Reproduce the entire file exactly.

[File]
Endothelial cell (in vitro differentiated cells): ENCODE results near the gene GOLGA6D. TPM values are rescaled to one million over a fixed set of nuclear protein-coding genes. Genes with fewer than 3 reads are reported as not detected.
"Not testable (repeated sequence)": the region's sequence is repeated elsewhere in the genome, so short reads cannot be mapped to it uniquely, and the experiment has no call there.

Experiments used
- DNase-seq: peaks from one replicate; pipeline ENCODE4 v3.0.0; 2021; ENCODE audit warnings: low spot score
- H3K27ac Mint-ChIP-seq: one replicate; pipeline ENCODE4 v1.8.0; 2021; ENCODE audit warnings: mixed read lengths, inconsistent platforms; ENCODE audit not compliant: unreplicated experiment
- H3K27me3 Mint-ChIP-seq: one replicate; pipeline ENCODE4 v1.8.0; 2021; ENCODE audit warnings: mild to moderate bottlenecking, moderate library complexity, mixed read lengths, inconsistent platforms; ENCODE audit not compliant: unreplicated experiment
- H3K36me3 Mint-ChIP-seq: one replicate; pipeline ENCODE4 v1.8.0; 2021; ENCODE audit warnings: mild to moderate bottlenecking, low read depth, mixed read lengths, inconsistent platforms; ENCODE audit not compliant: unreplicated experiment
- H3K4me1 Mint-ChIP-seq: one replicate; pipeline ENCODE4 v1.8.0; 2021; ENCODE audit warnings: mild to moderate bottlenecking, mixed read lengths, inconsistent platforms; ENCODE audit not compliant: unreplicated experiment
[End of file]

Endothelial cell (in vitro differentiated cells): ENCODE results near the gene GOLGA6D. TPM values are rescaled to one million over a fixed set of nuclear protein-coding genes. Genes with fewer than 3 reads are reported as not detected.
"Not testable (repeated sequence)": the region's sequence is repeated elsewhere in the genome, so short reads cannot be mapped to it uniquely, and the experiment has no call there.

Experiments used
- DNase-seq: peaks from one replicate; pipeline ENCODE4 v3.0.0; 2021; ENCODE audit warnings: low spot score
- H3K27ac Mint-ChIP-seq: one replicate; pipeline ENCODE4 v1.8.0; 2021; ENCODE audit warnings: mixed read lengths, inconsistent platforms; ENCODE audit not compliant: unreplicated experiment
- H3K27me3 Mint-ChIP-seq: one replicate; pipeline ENCODE4 v1.8.0; 2021; ENCODE audit warnings: mild to moderate bottlenecking, moderate library complexity, mixed read lengths, inconsistent platforms; ENCODE audit not compliant: unreplicated experiment
- H3K36me3 Mint-ChIP-seq: one replicate; pipeline ENCODE4 v1.8.0; 2021; ENCODE audit warnings: mild to moderate bottlenecking, low read depth, mixed read lengths, inconsistent platforms; ENCODE audit not compliant: unreplicated experiment
- H3K4me1 Mint-ChIP-seq: one replicate; pipeline ENCODE4 v1.8.0; 2021; ENCODE audit warnings: mild to moderate bottlenecking, mixed read lengths, inconsistent platforms; ENCODE audit not compliant: unreplicated experiment